SafeGuard Easy multi-platform 4.5x
Windows 2000 Professional, Windows XP
SGE stores "passwords" as scan codes sequences (coordinates of the keys) since at pre-boot time, there are typically no keyboard drivers available.
This means that the well known password 'system' is in fact stored as the scan code sequence (in hex)
1f-2d-1f-14-12-32 at least on a German keyboard
But - if anybody presses the keys with the value s-y-s-t-e-m on an US English keyboard, this creates the scan code sequence:
1f-15-1f-14-12-32 remember: the letters y and z are flipped
If anybody enters the string s-y-s-t-e-m on a French keyboard, then the resulting scan code sequence is again different and will look like this:
1f-15-1f-14-12-27 remember: in France (and in many french-speaking countries) they have the so-called 'azerty' keyboard.
This results in the requirement that internationally usable SGE "passwords" (=scan code sequences) need to be chosen.
What are internationally usable SGE "passwords"?
First of all the company using SGE must be an international company - one that installs SGE in different countries that have different keyboards.
Critical "passwords" would e.g. be administrative passwords that are used for Challenge / Response - when the calling user and the helpdesk person using the response code wizard do not use a keyboard with the same layout. Another situation could be the initial passwords in a general (=international) SGE install config file. The user himself does not have to care for that for his own local password in that respect, since this password is never used on a different machine (with a potential different keyboard layout) than the one where he typed it in.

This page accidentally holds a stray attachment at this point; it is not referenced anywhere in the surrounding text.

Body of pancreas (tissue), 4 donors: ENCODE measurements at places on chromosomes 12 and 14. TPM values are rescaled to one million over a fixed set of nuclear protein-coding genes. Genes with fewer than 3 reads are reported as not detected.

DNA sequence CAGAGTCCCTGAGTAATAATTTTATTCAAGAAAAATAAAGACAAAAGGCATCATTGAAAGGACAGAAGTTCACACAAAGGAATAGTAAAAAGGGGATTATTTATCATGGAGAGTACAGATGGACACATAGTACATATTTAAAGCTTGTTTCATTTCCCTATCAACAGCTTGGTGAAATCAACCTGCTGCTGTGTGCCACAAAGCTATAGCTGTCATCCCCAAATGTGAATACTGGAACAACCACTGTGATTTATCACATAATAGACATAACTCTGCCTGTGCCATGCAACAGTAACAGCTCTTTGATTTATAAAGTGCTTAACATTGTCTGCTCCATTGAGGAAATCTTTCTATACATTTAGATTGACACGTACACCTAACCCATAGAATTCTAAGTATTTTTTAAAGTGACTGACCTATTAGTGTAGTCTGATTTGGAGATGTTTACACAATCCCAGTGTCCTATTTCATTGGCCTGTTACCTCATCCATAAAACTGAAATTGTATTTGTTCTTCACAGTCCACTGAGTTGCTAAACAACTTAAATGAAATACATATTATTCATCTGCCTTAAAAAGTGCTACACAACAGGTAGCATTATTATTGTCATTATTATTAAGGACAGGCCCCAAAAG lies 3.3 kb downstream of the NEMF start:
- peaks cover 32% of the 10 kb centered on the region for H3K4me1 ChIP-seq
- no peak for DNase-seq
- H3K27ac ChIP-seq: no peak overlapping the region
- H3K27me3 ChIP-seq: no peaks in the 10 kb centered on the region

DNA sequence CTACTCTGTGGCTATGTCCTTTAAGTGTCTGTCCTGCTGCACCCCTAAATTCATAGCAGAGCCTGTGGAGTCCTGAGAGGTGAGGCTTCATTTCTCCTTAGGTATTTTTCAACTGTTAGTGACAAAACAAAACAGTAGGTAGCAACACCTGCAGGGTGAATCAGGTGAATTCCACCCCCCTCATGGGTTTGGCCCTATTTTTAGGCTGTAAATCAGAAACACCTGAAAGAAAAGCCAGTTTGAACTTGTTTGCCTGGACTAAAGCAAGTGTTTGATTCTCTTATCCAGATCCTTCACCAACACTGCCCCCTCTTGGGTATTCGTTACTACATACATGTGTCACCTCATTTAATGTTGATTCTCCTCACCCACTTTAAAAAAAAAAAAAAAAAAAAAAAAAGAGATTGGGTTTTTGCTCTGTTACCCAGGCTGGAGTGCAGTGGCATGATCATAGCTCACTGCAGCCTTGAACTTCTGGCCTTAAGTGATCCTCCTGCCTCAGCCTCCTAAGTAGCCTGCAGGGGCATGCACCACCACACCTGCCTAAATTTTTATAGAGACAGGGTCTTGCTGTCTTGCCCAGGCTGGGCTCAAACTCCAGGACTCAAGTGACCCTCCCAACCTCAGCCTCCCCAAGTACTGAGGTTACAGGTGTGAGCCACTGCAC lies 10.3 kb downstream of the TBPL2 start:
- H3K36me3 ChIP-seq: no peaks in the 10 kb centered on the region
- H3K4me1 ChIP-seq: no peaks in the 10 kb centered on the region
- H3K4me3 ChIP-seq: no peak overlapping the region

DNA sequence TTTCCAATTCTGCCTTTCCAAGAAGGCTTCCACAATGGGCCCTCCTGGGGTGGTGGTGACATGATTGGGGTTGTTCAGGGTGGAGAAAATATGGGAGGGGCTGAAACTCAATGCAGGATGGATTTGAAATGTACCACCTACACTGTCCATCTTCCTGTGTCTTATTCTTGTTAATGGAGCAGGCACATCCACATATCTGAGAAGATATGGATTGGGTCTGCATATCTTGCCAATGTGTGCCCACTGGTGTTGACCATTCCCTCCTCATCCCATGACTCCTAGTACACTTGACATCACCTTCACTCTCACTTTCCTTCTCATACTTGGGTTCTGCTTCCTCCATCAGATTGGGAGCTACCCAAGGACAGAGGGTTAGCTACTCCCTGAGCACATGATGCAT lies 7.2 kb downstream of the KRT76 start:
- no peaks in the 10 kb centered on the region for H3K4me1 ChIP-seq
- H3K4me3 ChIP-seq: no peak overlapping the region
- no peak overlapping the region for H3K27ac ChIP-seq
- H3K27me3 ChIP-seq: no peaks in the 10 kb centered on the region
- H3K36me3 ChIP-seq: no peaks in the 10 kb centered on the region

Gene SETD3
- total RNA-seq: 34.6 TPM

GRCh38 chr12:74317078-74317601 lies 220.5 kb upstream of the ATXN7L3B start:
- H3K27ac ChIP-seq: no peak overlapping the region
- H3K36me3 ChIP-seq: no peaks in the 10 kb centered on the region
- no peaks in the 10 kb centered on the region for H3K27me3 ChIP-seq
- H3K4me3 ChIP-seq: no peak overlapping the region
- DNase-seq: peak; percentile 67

To avoid problems of this kind please read the information below. It gives an overview of characters that are indeed on the same position on the most common keyboard layouts - and therefore avoid the problem described above if you choose an admin password that consists of a combination of those characters.
Different keyboard layout schemes
On the following pages several different keyboard layout schemes are displayed. This is to find out which characters are on the same physical keys on most of the normally used keyboards.
We identified the following 21 different keys.
|Hexadecimal scan code on an ordinary PC keyboard||Values printed on the keys|
We have even taken a French ‘azerty’-keyboard into consideration. This is why all numbers had to be excluded.
As soon as SGE is used in an international environment, where e.g. certain SGE accounts must be use on a worldwide basis, you must check, that the chosen SGE user IDs and passwords can be entered correctly on all available physical keyboards.
This is imperative, whenever central (=international) SGE accounts are used as Challenge/Response officers working with the response code wizard.
Please remember that in SGE passwords are stored as scan codes.
If you use the abovementioned 21 keys, then the chance that your “password” (better: “key sequence”) is really 'international', is quite high.
How many different “passwords” exist then?
Even if you don’t use the shift key, but only above listed lower case characters, you can create approximately
21 exp. 16 = 1’430’568’690’241’985’328’321
different scan code sequences (=”passwords”). This is app. 2 exp. 70 (= a 70 bit binary value).
Keypad numbers cannot be used when entering passwords in the PBA.
Keywords: Keyboard tastatur sge easy language settings sprache pba winlogon